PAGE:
It’s not Ken Starr who’s suing Martin Scorsese. Let’s all take a deep breath.
Starr is in jail, on ice–so to speak–awaiting anything to happen on his $59 million fraud indictment.
Meanwhile, a receiver has been appointed by the court to go figure out what happened to all the money and to straighten out the accounting of Starr’s investment company.
In all Ponzi cases this happens, and it’s not pretty. The receiver has to go find where money went from one account to another. Even if a client received money that wasn’t theirs for example and it didn’t know it, they have to give it back.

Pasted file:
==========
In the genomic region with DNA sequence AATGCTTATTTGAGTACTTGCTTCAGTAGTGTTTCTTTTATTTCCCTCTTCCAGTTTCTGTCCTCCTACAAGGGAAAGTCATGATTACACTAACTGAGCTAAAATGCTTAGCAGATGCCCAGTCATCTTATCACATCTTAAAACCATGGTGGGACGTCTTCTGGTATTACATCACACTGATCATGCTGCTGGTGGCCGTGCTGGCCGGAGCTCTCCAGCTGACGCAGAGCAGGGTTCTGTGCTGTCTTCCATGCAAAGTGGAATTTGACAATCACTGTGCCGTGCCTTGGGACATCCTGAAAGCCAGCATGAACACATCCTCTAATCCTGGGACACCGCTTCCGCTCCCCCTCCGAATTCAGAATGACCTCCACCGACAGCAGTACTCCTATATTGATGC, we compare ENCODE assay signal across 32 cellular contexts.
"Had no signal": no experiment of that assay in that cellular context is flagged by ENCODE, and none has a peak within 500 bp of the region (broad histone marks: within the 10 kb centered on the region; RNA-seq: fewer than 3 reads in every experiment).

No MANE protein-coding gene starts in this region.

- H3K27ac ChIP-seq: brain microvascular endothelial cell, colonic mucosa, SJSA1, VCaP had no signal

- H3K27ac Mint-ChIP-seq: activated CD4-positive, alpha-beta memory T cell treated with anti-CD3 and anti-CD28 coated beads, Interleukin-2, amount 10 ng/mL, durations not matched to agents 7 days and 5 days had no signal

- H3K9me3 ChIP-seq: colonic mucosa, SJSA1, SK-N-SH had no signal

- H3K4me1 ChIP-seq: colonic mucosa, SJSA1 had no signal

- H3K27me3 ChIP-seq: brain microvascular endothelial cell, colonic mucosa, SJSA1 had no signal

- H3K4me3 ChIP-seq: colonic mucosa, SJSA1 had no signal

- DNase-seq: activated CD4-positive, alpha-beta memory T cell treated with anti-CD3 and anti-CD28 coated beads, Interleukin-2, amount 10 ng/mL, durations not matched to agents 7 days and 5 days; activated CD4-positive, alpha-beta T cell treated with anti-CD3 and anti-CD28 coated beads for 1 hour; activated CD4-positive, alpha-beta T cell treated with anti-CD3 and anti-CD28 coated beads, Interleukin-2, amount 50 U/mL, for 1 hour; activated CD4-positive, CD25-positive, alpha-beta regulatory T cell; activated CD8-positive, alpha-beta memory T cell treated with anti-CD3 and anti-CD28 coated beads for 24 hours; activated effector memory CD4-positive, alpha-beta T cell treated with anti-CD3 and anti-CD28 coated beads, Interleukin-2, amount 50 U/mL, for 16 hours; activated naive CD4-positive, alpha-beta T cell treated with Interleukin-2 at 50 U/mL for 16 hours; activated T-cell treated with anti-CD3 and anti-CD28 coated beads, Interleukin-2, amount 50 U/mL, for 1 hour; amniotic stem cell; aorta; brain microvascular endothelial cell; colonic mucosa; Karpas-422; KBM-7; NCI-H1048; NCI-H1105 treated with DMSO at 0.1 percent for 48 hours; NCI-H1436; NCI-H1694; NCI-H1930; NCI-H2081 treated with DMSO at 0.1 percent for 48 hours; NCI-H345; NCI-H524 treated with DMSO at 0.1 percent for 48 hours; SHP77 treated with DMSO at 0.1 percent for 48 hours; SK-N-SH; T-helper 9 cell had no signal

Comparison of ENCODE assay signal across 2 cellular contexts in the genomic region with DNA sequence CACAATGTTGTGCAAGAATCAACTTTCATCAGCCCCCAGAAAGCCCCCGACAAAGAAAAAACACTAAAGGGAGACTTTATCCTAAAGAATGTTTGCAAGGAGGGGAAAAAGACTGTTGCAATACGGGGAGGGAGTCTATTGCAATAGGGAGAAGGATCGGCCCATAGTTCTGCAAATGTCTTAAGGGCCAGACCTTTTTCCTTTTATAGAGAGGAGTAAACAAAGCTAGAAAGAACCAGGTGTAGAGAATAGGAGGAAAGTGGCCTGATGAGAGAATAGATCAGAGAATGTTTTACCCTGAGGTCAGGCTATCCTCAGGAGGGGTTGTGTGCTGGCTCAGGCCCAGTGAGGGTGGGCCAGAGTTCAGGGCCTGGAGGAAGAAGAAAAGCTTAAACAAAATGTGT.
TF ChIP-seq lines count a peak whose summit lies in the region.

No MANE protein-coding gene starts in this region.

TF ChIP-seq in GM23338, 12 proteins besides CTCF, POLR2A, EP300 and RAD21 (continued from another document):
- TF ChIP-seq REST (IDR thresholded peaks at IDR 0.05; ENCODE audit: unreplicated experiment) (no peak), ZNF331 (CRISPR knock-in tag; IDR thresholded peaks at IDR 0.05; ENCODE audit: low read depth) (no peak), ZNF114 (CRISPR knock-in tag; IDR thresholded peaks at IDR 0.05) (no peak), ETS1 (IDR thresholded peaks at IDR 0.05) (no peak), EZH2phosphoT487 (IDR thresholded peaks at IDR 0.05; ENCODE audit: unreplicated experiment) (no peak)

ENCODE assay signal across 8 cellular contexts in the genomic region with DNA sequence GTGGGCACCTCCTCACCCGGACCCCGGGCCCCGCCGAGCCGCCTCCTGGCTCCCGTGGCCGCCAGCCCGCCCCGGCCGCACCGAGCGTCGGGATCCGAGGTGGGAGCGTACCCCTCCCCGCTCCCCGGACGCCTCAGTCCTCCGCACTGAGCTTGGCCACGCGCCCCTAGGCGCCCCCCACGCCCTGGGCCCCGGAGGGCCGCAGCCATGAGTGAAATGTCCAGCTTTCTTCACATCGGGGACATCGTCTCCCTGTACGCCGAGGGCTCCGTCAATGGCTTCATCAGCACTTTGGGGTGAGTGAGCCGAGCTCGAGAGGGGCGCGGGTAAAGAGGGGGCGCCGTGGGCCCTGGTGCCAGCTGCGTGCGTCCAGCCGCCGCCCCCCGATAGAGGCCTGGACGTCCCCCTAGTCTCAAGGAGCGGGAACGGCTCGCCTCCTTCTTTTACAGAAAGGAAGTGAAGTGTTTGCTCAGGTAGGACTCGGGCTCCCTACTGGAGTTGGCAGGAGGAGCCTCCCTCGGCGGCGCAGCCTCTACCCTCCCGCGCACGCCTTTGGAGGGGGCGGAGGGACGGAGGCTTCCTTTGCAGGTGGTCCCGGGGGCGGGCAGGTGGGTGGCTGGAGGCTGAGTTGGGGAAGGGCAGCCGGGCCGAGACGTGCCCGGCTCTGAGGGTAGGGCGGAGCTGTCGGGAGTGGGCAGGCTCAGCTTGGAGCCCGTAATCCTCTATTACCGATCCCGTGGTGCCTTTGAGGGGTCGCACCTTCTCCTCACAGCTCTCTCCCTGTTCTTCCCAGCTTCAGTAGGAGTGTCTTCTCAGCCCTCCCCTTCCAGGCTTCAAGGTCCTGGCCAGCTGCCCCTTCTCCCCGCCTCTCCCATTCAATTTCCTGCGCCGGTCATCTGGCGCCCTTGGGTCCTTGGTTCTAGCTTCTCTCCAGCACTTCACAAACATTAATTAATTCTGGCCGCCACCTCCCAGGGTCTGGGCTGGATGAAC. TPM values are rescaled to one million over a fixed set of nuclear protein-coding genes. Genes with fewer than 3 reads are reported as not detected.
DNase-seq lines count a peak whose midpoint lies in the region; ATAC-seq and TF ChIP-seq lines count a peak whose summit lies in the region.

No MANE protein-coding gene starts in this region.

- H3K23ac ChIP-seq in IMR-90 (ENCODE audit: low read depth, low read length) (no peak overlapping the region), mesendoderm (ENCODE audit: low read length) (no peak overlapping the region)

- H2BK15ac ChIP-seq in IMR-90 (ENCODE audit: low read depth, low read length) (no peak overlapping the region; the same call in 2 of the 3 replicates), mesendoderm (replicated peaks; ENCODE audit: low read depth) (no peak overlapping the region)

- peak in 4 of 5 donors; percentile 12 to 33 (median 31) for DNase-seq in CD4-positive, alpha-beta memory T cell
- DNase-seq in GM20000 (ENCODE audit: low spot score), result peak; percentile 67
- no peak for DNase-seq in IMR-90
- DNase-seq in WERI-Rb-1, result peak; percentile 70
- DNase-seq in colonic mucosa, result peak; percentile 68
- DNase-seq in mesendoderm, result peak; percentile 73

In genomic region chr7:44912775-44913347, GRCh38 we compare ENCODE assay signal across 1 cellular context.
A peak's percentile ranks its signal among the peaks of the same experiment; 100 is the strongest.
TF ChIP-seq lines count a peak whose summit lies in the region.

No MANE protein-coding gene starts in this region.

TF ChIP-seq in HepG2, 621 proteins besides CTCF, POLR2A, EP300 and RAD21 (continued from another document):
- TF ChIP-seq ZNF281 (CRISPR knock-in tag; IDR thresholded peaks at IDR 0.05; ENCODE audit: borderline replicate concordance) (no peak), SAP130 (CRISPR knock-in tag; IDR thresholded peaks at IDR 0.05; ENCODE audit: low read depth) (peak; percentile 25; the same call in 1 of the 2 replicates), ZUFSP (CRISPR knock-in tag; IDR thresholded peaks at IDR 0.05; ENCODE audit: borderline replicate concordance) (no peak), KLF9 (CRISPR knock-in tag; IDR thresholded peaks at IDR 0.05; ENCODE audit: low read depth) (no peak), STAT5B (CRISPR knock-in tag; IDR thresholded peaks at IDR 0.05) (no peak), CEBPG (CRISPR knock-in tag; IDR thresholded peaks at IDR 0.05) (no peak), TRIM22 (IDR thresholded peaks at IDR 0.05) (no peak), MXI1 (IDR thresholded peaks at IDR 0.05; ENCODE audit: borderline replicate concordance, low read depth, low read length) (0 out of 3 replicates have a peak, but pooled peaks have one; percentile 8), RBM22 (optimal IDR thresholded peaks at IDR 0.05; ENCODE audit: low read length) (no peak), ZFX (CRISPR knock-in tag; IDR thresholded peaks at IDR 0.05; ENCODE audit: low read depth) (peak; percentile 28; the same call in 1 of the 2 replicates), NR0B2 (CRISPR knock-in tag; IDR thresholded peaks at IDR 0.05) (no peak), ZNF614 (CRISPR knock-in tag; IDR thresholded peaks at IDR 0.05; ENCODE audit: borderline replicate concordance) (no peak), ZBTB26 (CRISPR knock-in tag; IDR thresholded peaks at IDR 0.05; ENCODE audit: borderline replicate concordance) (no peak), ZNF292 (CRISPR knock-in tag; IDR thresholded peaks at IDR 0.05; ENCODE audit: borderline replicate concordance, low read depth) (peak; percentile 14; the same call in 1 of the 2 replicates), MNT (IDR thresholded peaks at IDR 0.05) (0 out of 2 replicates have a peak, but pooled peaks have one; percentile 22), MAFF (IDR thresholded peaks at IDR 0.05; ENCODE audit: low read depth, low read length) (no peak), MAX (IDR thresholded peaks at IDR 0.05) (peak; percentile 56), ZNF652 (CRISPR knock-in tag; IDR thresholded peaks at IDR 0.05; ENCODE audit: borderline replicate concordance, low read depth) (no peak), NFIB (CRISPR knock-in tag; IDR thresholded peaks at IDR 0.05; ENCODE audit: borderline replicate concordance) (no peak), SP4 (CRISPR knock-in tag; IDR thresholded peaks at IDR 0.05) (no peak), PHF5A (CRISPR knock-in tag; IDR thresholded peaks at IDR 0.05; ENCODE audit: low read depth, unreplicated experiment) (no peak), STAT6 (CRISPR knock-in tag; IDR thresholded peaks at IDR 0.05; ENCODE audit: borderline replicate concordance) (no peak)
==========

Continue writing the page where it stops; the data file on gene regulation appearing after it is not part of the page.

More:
In the 2001 case of Dana Giacchetto, the money manager to Leonardo DiCaprio and Mike Ovitz, this is what happened. It was a mess. The Giacchetto case was very similar to this one, except the total amount only came to $14 million. It seemed like a lot back then.
In today’s case, receiver Aurora Cassirer is a heavy duty lawyer whose job it is to unravel these mysteries. The Scorsese matter–she says his film company should pay back $600,000–won’t be the last. And it’s not a slam dunk either. Scorsese may argue that he lost money with Starr, or found his accounting to be snarled up.
Cassirer will be making more of these moves, believe me. It’s her fiduciary responsibility.
She’s also going after money Starr deposited years ago on a $14 million apartment. So hold on. As we always say, more to come.